#5 David on 10.07.10 at 11:25 pm


Yes, love is unconditional! Let instincts be instincts, no need to suppress them. Love them instead as a part of you, and then you will be free to decide how to act (or not act, which really is an act in itself).

I love how you describe the glittering eyes of your loved. It is truly beautiful (and amazing) how our own loving can be reflected back to us – I love you because you love me, and you love me because I love you.


I hear the runner in you knowing exactly what I speak of. Also, I have recently noticed how nasal breathing helps me center (and keep down my pace!). There is also an interesting instinct that comes up, where part of my body is telling me I’m at the light edge of suffocation and need to make a gasp for air, when really I don’t.

Oh and I love your image of the upward spiral! The nursing of a seed into an expanding spiral of mutual exchange and understanding (an understanding which ultimately is just as much of yourself, as of the other). Two individuals together expressing the One.
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#6 Chris on 10.08.10 at 5:44 am

Hello John,

yes, I can imagine that helix.

My point is that, I think (or think that I have experienced) that acceptance and ease are not the same thing. I view human psychology as allowing “freedom to” as well as “freedom from”. Nature also includes the instinct to hate, the pleasure of revenge, violence and aggression, jealousy. That’s all part of nature. I think that enjoying them, rather than diverting or taking the reins, may ultimately lead us to bad actions, if not to bad thoughts or broken relationships.

This is why I have a high view of self-control, as is provided by yoga, prayer and other things that allow us to develop.

Translating this into your helix-image, and to love, I think that being at ease may not always yield behaviors that will sustain the attraction, and ultimately destroy the helix.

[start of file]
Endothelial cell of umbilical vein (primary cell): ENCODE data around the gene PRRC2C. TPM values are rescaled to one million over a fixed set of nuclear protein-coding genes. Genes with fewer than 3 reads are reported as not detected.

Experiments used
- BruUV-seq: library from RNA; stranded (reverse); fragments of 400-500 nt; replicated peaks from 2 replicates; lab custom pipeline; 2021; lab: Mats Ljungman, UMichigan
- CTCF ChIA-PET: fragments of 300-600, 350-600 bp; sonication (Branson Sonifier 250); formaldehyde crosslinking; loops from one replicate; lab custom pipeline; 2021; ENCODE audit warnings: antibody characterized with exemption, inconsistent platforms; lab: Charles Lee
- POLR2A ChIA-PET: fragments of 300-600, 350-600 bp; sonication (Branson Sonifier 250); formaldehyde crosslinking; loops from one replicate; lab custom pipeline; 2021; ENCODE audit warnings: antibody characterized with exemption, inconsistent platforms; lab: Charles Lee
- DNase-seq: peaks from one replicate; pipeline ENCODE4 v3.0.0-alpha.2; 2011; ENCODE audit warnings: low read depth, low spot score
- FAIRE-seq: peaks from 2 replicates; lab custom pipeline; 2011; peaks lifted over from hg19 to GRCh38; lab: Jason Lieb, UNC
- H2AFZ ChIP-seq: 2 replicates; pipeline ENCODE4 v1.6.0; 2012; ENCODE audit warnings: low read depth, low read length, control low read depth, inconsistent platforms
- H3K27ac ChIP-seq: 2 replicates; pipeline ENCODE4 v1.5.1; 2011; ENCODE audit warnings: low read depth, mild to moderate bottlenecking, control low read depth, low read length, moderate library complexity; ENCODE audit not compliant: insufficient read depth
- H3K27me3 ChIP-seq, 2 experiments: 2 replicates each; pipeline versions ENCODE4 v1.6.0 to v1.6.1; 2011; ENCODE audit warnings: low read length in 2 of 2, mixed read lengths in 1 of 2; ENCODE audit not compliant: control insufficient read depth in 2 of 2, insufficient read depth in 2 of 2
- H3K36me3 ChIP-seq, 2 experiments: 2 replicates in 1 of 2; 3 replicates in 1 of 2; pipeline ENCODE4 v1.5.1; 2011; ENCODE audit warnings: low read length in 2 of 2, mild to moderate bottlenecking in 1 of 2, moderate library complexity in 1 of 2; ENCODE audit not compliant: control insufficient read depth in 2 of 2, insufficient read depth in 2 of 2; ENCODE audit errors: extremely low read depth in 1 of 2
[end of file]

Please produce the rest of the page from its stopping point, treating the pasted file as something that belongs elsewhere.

Think about those who are very nice and impressive at the beginning, and later take their partner for granted without any effort (don’t wash themselves, talk bad, neglect and put friends above). That often leads to a damaged helix.
Don’t you think?

#7 John Rocheleau on 10.08.10 at 10:06 am


Yeah, I used to be a competitive runner long time ago. Now I am just getting back into running again. Tired of being a “former runner.” I missed the feel and ease that running produces in the body and mind. Plus I have some issues that running will help me resolve.

I relate to your comment about the breath and how it can center you. In my Qigong and Taiji, breathing is paramount to becoming centered, rooted, and allowing the energy to be free. In my running I avoid limiting my breathing to the upper chest, and instead do what amounts to full yogic breathing where the breath begins in the belly and midsection, then expands into the chest and shoulders (so-to-speak). I find that helps me relax and gives me a good ground feel. I’ve a long way to go yet to get back into running fitness, but it is progressing and the old joy of running is taking hold again.

#8 John Rocheleau on 10.08.10 at 11:15 am


I totally get what you’re saying about the need for self-control. I too feel that it is paramount and extremely rewarding to exercise discipline. What I was saying about ease, and just accepting your natural urges, is a fine point that is tough to express clearly, at least for me it seems.